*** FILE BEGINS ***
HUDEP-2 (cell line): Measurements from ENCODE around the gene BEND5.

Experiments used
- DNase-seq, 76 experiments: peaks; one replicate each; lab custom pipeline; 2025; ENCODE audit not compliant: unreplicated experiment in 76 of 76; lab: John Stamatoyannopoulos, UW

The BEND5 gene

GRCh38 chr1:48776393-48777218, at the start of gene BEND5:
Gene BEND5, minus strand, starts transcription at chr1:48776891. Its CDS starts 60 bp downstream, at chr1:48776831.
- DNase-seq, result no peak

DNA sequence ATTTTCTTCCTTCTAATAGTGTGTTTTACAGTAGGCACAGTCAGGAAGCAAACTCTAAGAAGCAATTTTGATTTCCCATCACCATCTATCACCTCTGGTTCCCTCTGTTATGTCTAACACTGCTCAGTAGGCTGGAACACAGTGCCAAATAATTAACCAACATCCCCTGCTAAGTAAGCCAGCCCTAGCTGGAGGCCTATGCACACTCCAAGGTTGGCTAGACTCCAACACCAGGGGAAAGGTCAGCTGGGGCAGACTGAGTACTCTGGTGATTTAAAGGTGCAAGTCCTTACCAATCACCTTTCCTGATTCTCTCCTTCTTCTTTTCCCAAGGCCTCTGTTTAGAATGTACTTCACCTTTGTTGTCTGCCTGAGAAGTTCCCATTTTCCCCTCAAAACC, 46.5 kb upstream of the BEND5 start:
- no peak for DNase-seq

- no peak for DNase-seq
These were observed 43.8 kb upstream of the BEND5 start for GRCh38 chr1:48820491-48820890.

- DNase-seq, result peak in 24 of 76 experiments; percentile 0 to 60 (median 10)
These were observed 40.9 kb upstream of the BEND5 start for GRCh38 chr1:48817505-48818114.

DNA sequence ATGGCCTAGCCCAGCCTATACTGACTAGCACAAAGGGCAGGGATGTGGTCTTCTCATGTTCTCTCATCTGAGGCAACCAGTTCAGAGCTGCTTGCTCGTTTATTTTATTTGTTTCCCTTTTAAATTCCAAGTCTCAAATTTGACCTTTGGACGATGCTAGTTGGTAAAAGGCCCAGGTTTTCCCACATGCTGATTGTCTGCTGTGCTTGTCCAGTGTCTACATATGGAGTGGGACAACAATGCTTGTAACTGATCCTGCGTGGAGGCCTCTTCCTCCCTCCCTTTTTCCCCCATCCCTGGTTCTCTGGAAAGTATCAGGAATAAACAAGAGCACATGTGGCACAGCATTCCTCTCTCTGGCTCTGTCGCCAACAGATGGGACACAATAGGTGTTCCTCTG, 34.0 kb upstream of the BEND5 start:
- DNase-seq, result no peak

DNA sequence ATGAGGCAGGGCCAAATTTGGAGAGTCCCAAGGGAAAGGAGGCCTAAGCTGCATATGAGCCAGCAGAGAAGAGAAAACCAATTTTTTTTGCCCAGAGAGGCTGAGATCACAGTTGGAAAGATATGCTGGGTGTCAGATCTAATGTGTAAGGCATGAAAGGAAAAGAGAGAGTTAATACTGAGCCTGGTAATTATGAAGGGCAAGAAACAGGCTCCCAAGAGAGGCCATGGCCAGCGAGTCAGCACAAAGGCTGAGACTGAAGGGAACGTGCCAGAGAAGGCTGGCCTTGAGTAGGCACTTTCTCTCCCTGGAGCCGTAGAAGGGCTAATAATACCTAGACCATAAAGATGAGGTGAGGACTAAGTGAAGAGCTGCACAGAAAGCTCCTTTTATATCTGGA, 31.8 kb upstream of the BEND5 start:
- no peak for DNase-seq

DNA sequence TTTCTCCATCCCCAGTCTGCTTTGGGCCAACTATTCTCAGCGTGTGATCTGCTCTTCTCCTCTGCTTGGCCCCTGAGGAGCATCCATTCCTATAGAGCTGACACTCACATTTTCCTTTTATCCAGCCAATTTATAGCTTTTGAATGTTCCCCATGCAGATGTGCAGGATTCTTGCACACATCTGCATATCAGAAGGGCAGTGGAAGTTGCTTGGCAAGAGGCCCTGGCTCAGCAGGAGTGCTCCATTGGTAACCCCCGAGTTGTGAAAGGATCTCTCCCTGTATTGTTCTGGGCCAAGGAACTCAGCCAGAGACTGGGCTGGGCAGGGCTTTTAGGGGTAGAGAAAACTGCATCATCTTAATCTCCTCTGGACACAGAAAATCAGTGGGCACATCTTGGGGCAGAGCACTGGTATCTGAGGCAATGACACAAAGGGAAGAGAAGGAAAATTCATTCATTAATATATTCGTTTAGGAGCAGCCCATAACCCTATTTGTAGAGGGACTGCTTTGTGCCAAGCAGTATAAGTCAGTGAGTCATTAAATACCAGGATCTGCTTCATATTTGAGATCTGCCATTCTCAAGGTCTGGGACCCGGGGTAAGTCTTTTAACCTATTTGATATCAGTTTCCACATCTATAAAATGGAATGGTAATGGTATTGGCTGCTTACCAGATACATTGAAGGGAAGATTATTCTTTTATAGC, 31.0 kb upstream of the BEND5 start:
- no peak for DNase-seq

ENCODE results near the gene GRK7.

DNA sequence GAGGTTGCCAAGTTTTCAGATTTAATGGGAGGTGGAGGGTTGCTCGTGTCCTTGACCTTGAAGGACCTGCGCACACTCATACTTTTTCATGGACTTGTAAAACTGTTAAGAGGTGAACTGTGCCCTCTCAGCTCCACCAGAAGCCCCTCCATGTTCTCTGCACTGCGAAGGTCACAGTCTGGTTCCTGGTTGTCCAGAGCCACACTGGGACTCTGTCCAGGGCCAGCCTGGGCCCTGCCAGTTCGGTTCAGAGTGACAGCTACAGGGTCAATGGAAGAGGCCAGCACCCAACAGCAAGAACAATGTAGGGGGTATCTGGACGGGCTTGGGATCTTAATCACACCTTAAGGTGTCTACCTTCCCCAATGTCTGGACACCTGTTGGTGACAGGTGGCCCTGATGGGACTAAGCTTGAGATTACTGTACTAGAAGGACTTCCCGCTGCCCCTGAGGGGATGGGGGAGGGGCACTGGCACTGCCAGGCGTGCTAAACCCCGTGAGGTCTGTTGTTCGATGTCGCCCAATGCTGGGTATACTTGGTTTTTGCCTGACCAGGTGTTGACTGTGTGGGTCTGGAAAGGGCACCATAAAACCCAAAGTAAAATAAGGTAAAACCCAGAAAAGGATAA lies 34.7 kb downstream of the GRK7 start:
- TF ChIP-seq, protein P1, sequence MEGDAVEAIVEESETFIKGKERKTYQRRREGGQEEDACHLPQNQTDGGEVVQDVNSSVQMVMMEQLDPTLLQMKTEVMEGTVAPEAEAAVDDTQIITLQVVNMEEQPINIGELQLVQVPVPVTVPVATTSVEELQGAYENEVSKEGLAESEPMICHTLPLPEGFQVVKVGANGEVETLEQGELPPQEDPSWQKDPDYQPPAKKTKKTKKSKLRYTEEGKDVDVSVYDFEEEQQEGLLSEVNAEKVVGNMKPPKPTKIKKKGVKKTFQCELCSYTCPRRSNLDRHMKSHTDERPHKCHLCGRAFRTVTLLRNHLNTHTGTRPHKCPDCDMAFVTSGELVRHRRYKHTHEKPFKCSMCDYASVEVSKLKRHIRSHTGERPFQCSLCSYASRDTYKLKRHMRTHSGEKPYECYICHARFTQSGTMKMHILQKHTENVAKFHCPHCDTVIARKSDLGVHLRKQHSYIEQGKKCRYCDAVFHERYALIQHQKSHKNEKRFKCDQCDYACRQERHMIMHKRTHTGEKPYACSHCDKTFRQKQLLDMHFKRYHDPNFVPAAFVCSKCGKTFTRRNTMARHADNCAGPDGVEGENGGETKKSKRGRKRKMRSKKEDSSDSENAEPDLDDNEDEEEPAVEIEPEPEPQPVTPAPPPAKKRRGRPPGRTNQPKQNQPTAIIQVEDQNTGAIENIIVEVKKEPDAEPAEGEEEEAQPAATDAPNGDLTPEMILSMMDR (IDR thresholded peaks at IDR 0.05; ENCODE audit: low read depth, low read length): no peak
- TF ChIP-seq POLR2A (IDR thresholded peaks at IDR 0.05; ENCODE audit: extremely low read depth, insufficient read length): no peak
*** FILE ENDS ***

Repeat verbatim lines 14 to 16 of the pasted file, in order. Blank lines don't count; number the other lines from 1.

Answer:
DNA sequence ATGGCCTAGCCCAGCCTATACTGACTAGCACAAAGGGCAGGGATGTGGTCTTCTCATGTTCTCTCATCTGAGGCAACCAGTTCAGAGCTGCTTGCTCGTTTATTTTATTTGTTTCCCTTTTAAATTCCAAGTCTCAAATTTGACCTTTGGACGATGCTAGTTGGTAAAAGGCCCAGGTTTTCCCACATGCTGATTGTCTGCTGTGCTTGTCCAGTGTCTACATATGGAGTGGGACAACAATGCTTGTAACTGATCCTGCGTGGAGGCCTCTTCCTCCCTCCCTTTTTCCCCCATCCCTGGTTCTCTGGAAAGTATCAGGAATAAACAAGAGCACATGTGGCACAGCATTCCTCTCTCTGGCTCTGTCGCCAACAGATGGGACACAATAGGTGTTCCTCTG, 34.0 kb upstream of the BEND5 start:
- DNase-seq, result no peak

DNA sequence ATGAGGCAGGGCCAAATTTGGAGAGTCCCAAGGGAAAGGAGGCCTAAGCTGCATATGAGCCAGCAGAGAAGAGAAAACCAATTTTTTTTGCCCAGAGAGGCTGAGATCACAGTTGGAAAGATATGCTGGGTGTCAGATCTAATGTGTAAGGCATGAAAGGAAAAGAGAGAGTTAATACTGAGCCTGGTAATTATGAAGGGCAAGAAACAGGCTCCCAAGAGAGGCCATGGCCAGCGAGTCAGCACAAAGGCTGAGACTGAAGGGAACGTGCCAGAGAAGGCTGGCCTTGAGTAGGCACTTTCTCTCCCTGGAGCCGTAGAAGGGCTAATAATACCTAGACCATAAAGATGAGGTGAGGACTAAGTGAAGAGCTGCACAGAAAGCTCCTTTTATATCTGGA, 31.8 kb upstream of the BEND5 start: